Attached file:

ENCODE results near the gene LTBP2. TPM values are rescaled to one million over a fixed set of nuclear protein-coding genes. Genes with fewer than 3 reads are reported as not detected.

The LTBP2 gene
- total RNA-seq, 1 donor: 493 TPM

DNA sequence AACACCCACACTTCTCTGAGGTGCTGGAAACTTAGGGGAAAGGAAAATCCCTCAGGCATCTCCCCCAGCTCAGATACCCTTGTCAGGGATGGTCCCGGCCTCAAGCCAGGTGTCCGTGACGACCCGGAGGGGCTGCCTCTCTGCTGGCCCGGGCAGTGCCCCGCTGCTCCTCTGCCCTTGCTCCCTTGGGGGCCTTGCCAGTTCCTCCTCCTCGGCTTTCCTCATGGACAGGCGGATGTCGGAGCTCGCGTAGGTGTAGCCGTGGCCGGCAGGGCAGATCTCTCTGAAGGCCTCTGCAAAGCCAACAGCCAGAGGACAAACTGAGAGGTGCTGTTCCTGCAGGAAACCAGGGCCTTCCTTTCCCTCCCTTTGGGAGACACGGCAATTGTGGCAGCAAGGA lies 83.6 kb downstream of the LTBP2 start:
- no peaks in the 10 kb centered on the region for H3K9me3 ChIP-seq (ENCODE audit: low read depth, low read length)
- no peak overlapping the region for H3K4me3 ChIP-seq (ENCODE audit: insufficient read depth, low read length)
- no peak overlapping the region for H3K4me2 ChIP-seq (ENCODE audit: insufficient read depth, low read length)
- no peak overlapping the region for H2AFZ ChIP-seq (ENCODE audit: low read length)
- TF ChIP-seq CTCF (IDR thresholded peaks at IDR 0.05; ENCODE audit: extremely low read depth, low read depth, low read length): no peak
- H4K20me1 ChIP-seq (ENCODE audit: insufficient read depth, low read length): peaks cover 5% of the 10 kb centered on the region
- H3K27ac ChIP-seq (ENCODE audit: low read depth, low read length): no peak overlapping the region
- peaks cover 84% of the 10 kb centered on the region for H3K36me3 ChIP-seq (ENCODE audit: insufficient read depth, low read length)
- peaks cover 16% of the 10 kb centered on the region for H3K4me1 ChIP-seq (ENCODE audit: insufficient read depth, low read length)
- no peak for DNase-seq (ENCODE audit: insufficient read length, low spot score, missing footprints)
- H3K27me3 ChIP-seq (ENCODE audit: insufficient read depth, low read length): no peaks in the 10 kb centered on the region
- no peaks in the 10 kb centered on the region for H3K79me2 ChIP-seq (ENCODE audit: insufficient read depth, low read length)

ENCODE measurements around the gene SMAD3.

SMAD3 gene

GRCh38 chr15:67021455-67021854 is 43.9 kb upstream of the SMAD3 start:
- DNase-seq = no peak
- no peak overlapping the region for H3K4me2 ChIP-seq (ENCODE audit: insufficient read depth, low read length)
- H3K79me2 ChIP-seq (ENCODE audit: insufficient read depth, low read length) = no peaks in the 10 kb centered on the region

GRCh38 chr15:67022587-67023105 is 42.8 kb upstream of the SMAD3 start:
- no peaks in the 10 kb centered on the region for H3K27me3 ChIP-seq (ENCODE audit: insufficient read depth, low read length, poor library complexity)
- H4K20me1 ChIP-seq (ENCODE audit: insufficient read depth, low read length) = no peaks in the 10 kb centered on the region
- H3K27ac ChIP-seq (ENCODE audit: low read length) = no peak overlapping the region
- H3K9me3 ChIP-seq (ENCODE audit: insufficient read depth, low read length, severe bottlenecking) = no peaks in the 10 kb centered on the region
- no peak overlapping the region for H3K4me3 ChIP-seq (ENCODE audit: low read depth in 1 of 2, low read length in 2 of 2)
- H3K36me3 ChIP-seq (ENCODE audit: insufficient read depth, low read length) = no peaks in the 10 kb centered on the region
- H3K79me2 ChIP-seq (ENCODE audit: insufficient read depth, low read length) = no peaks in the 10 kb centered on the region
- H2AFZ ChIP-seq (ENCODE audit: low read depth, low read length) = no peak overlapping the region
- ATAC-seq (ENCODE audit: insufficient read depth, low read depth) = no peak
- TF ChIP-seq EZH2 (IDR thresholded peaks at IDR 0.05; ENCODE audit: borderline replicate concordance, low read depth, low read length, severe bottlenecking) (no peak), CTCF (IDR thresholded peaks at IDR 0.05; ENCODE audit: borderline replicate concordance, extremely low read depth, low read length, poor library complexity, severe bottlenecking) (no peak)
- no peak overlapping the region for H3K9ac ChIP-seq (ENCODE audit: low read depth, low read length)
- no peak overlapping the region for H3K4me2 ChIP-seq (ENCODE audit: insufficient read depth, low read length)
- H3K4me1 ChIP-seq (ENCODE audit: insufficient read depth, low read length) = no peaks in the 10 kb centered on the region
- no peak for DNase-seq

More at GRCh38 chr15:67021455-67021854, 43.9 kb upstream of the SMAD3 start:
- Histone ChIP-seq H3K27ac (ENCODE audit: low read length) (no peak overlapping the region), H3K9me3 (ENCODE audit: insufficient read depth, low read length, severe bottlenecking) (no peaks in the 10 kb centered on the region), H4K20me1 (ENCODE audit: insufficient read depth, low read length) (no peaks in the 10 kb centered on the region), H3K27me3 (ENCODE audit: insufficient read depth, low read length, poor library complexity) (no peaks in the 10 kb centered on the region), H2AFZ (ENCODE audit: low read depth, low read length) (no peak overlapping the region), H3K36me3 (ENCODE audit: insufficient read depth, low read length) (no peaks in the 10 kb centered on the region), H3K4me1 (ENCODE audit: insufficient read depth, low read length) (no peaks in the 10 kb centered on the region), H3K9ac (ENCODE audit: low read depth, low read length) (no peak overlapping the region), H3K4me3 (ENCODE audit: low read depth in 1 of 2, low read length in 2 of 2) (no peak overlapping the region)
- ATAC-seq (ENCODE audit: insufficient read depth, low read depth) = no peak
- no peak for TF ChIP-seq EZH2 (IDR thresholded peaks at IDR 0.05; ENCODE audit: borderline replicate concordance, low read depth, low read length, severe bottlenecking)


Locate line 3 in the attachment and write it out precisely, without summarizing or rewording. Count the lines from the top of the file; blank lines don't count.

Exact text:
- total RNA-seq, 1 donor: 493 TPM